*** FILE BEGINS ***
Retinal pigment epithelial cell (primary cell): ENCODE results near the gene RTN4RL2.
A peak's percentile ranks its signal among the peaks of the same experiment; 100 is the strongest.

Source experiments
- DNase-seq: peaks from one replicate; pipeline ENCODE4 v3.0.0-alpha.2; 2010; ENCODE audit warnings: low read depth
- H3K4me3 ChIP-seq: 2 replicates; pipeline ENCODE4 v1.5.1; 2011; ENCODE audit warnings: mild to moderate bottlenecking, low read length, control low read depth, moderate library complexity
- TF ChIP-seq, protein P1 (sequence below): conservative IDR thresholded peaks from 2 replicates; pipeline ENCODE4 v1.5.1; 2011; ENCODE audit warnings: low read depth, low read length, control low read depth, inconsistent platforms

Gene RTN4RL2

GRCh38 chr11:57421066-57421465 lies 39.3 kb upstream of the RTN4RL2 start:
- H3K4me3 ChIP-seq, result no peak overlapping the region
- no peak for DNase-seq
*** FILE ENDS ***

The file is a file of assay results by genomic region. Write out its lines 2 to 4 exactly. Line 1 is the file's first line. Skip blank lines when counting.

A peak's percentile ranks its signal among the peaks of the same experiment; 100 is the strongest.

Source experiments
- DNase-seq: peaks from one replicate; pipeline ENCODE4 v3.0.0-alpha.2; 2010; ENCODE audit warnings: low read depth